The District of Lake Country will ask the Ministry of Transportation to change the speed limit as well as close the old Highway 97 to commercial through traffic immediately upon the opening of the new Highway 97 in Lake Country, expected sometime this summer.
The DLC will make the request to the ministry of transportation as negotiations continue this week between the two parties on the devolution of the old Highway 97 to district control and the eventual change-over to Pelmewash Parkway.
Lake Country council discussed the future of the old highway at its meeting this week, after coun. Owen Dickie brought forth a motion to have the speed limit immediately reduced to 50 km/h. But it was the second half of the motion that stirred debate as he also asked that commercial traffic be banned from using the roadway.
“If there is any vision of this becoming a pedestrian-friendly area we have to close it to through commercial traffic,” said Dickie. “With the amount of speed enforcement we have going on in the district no one is going to worry about going 50 km/h on that road.”
The motion brought up debate from the Lake Country councillors around the table as the timeline for the district to take over control of the highway gets closer.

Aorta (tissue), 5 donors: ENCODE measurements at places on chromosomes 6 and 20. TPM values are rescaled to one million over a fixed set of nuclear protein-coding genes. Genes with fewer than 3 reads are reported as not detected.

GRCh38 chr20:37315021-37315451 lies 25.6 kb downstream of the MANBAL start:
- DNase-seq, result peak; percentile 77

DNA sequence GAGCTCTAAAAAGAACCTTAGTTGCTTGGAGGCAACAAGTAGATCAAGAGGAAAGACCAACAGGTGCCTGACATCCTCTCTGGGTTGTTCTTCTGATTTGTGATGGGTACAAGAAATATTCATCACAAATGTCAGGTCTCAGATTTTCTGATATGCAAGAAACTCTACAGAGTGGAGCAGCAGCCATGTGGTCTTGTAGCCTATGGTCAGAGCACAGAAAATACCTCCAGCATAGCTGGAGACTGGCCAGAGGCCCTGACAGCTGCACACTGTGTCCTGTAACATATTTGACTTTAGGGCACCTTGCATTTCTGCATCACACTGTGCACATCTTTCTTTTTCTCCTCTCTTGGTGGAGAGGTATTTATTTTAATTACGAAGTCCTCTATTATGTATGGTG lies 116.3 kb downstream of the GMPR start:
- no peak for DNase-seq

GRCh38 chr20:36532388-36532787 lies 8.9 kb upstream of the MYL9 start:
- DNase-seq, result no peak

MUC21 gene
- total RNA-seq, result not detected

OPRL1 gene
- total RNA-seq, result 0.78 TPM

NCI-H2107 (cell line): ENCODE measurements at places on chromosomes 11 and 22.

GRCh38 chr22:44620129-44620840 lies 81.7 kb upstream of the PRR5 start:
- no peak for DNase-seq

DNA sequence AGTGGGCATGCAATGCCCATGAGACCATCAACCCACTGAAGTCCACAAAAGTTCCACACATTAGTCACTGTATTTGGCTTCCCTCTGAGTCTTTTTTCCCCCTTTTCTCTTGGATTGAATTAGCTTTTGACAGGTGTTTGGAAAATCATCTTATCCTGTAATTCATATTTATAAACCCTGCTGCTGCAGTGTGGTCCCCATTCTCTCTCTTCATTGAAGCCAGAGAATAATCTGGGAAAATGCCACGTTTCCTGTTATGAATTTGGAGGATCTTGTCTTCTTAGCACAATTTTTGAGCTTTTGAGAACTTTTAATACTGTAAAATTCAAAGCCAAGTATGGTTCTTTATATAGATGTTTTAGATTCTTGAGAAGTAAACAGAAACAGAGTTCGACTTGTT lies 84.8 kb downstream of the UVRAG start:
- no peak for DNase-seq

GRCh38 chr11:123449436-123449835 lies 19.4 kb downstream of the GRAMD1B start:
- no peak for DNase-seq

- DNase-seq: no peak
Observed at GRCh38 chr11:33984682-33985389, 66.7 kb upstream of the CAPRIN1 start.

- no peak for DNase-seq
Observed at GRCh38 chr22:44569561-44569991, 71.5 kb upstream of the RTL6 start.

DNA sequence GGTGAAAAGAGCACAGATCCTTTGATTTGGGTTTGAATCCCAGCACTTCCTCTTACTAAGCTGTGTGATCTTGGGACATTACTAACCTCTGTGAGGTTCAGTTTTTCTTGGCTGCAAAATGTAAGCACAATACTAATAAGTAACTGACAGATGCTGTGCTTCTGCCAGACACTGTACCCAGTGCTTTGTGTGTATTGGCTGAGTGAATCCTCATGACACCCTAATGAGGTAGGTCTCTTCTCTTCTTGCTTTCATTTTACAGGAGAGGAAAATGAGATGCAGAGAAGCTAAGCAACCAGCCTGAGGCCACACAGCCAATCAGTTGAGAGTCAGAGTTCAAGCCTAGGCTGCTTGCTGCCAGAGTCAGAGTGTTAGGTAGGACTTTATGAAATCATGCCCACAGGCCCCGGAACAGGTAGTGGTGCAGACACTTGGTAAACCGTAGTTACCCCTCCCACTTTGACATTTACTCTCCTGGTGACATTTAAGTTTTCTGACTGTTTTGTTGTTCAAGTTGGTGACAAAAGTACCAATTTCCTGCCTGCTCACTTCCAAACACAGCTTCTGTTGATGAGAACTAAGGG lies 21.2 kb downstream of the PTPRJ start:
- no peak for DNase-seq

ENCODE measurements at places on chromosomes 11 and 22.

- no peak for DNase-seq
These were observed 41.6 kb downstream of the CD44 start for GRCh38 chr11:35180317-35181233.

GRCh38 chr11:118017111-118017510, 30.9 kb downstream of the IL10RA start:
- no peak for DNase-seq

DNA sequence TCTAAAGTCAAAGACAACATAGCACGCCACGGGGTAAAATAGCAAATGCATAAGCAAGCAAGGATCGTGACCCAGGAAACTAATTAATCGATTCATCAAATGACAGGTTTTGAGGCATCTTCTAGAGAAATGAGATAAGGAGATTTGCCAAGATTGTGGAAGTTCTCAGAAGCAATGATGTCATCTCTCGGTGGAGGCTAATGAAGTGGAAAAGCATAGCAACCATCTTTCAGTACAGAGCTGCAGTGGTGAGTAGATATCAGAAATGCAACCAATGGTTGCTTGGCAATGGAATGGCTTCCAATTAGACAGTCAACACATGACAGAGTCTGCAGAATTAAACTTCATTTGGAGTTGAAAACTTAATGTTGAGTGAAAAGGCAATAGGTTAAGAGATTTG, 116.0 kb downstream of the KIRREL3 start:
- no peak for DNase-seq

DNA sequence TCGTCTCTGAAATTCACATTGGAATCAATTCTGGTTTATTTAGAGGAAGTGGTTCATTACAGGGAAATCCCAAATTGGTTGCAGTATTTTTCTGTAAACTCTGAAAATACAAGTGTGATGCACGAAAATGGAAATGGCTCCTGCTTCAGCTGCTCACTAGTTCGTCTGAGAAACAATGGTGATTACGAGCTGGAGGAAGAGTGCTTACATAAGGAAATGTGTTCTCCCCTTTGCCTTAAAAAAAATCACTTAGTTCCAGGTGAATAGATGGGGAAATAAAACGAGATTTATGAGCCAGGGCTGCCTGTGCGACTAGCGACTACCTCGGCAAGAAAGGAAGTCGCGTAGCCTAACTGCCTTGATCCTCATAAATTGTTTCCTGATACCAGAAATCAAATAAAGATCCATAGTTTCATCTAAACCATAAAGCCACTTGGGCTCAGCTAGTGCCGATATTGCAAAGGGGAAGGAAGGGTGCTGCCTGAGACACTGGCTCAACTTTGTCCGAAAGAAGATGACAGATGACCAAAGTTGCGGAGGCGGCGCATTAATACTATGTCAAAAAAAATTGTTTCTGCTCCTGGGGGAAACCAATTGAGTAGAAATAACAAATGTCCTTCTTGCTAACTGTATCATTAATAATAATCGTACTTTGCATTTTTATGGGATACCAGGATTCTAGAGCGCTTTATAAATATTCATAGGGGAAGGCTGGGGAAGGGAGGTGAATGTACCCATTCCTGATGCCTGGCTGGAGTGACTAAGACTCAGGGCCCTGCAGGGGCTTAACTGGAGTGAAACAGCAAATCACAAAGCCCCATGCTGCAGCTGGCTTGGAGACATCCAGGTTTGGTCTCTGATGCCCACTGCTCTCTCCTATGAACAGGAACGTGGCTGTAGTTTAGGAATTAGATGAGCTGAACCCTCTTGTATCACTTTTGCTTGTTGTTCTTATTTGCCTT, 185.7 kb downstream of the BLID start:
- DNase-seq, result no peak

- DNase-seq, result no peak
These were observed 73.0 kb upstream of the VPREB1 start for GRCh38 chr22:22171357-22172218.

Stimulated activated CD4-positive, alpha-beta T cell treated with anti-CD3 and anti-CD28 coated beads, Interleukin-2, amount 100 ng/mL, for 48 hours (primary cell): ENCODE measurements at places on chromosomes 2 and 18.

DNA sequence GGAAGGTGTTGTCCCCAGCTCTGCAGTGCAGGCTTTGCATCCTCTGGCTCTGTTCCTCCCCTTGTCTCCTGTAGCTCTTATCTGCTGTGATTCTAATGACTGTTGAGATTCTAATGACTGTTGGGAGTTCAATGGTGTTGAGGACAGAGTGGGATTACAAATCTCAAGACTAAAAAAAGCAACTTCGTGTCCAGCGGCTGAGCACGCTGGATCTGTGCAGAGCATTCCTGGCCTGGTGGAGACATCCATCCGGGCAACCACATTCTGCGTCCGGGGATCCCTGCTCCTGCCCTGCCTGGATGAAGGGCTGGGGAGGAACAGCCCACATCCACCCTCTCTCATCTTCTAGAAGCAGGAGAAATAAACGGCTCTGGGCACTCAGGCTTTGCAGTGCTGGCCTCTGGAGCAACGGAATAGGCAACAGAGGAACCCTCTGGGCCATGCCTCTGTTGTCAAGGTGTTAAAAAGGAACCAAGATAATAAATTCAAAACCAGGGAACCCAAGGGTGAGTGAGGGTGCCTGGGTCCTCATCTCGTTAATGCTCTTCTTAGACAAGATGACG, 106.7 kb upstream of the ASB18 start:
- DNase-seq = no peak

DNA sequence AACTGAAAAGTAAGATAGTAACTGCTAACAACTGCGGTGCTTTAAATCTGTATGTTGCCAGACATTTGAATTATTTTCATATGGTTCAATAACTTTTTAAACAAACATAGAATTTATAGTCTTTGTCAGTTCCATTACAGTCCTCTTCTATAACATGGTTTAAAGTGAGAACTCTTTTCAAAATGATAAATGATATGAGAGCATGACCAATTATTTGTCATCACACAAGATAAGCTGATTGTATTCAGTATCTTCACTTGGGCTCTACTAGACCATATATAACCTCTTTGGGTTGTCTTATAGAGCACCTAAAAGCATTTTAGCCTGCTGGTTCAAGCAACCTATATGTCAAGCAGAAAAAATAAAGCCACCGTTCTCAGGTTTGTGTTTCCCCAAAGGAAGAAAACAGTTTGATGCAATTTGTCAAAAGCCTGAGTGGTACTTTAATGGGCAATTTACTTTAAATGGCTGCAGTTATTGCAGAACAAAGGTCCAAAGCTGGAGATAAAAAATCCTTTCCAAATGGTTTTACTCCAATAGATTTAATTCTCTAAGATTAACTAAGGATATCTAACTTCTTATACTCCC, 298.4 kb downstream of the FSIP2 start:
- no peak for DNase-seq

Coun. Penny Gambell was the lone politician to vote against the motion, saying she had no problem with the speed limit being 50 km/h but said stopping commercial vehicles from using the road would be much like closing doors to potential business opportunities.
“If you are a community committed to business you are not going to put up stop signs along the way,” she said of the potential closure of the road to commercial vehicles that may need to deliver goods to local businesses. “It takes a lot to get businesses to locate in your community as we are seeing with the Town Centre. But it doesn’t take much to turn them away.”
The district has held community meetings surrounding the future use of Pelmewash Parkway but nothing has been decided about the seven kilometre stretch of road along Wood Lake.
Gambell said many folks at the community meetings spoke about economic opportunities with the parkway.
“We had a lot of discussion about economic development and it was deemed to be pretty important,” she said. “I’m wondering how you expect to service any economic activities around there if you prohibit commercial vehicles?”
Gambell couldn’t raised support at the council table and remained the lone vote against the motion and it passed. DLC chief administrative officer Alberto De Feo said talks are ongoing with the ministry on a number of issues with the change in highways and he will take the new motion to the negotiations when they continue.
“We are in the middle of negotiations with the ministry on road maintenance and how the road will be given over to us,” said De Feo. “There will be a progressive time-frame from when the new highway opens to when the Pelmewash Parkway will be under our control.”
The next step in the Pelmewash Parkway process is a report back to council from a consultant. A date for that report is currently unknown.